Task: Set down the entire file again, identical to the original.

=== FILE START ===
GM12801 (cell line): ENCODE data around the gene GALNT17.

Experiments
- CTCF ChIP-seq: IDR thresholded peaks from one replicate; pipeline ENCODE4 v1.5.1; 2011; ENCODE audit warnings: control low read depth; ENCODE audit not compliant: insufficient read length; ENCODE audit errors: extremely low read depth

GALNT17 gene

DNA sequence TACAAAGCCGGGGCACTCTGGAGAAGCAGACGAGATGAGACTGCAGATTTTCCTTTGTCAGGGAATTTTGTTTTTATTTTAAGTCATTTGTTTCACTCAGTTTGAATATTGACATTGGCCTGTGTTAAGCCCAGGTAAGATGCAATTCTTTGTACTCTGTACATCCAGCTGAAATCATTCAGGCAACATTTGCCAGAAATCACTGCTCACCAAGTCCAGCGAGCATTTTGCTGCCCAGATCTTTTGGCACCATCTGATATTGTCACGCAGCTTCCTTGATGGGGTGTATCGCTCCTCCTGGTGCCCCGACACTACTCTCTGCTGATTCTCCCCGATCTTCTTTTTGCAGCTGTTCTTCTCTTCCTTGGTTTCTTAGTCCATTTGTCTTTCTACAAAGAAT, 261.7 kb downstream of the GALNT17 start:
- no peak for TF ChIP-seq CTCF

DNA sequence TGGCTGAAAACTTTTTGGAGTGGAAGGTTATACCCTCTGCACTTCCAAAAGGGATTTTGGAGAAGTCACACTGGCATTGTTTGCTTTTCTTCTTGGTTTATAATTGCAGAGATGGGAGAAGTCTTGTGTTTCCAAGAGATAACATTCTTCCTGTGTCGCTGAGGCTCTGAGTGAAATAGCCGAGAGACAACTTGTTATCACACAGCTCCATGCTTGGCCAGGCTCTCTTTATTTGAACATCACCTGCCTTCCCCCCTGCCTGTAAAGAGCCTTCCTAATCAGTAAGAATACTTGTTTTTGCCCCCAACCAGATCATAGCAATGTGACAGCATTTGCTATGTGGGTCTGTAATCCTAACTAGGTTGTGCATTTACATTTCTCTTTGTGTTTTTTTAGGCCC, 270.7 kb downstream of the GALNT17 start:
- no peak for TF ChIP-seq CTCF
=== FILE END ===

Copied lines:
GM12801 (cell line): ENCODE data around the gene GALNT17.

Experiments
- CTCF ChIP-seq: IDR thresholded peaks from one replicate; pipeline ENCODE4 v1.5.1; 2011; ENCODE audit warnings: control low read depth; ENCODE audit not compliant: insufficient read length; ENCODE audit errors: extremely low read depth

GALNT17 gene

DNA sequence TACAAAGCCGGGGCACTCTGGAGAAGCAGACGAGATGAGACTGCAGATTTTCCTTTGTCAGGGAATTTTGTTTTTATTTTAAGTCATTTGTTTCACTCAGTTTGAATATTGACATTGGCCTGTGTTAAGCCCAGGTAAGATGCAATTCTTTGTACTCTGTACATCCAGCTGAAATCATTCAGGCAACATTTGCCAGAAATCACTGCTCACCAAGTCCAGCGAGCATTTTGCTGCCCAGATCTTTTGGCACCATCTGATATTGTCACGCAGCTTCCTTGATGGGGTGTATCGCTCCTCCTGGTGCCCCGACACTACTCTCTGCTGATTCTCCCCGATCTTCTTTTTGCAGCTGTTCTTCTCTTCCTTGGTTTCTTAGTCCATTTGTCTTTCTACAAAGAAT, 261.7 kb downstream of the GALNT17 start:
- no peak for TF ChIP-seq CTCF

DNA sequence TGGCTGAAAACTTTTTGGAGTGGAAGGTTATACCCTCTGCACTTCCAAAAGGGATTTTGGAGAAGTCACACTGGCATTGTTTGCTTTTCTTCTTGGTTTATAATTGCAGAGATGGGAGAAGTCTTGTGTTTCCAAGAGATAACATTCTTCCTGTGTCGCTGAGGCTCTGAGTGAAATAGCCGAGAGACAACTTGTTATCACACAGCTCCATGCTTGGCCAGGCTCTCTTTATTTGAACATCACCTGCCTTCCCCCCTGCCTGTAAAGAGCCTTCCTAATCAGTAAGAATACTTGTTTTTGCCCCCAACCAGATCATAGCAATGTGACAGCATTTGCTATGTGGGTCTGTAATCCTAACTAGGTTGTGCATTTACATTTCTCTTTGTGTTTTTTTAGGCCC, 270.7 kb downstream of the GALNT17 start:
- no peak for TF ChIP-seq CTCF